Tabula Asiae IIII

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This map is a, uh, a map by Münster from the first half of the 16th Century. It reflects basically the Middle East – that part of the world which is so turbulent and so fraught with conflict, uh, today. In the upper left-hand corner, one sees Cyprus and the eastern part of the Mediterranean. And then moving ashore, you can see where Palestine is, Samaria, Galilee, on up through what we think of today as Israel and the Holy Land, continuing on over to Syria. Moving further to the right, uh, we enter the Arabian Peninsula, and there are some of the tents that were characteristic of, of the day. On over to, on the right-hand most side, are the Tigris and Euphrates Rivers and Mesopotamia, referred to here as “Babylonia,” which, of course, was roughly where the famous mythical city of Babylon was located.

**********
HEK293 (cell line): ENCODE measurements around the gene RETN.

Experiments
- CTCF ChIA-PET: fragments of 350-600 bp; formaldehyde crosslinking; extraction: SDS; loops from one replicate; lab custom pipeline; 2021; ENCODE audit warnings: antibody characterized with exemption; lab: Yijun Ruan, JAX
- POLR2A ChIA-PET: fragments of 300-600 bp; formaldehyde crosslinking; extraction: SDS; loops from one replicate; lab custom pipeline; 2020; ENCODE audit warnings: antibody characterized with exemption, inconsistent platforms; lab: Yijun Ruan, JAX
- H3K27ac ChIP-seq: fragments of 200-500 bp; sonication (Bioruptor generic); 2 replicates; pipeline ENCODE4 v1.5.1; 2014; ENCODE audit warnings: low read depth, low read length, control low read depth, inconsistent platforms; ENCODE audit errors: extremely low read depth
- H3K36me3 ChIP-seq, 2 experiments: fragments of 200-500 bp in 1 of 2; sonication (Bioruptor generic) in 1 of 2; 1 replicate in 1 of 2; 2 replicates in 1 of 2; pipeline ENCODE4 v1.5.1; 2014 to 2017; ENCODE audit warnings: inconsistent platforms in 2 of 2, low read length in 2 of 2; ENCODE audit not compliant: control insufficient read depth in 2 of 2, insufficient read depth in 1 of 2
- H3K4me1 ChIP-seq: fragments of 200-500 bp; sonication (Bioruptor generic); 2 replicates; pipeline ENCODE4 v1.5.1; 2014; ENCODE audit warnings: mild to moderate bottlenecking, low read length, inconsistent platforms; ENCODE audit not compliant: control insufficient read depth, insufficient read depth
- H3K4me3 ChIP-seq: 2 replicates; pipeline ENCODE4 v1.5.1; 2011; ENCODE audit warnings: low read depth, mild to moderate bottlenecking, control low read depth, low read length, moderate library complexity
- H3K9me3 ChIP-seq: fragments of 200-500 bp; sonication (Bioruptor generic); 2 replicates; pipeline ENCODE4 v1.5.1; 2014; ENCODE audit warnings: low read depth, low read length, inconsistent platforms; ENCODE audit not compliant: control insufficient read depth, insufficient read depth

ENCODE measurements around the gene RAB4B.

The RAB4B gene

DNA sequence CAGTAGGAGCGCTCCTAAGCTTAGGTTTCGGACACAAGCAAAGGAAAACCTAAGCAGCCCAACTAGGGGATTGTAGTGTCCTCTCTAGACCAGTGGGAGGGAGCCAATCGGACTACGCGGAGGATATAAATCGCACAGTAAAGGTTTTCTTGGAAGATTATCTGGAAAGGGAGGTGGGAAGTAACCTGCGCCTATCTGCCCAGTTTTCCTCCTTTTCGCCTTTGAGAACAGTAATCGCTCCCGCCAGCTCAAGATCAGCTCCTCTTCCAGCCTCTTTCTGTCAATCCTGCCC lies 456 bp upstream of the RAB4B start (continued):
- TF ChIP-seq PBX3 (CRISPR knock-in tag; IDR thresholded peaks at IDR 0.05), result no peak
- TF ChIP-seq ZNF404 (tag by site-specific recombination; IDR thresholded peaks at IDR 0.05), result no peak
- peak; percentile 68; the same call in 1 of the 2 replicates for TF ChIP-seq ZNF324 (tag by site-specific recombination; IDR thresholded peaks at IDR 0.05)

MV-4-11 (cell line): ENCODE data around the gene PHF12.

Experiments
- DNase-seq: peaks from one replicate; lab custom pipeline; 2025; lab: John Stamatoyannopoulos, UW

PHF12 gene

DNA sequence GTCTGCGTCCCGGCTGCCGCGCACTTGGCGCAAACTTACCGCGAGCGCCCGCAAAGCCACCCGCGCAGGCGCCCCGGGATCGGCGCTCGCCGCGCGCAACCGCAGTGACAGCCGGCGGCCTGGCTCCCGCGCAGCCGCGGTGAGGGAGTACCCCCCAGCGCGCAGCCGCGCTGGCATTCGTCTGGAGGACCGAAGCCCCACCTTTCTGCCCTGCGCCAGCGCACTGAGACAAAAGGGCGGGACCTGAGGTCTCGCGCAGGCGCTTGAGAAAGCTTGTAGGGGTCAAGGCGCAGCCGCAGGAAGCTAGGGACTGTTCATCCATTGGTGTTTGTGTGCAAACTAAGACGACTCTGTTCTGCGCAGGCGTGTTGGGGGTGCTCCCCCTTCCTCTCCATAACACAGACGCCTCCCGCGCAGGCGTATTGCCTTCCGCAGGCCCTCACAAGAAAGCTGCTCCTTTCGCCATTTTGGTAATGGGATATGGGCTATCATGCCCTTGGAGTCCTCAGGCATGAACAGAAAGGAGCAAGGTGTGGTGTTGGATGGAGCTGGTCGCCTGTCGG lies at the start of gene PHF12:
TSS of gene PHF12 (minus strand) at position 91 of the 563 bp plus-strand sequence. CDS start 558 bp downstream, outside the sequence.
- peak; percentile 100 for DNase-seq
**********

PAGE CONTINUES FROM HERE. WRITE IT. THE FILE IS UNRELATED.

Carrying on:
Uh, this woodcut was in a style that follows what is known as the Ptolemaic way of portraying maps. Claudius Ptolemy was a geographer in the Second Century of the Common Era operating out of Alexandria in Egypt. And, in his day, not much was known about the whole world, but he made it his business to know a great deal about the then-known world and included what were then very rough longitude and latitude markings. In any event, maps made from his geographic pinpoints – his longitudes and latitudes – uh, were the best maps of the then-period of time and, for a thousand years more, continue to be the best maps – or at least the model of maps. So what we have here is a map that was made in the 16th Century, but follows, uh, the style and the locations of, uh, many of the points of the area that were devised by a, uh, 2nd Century Greek.



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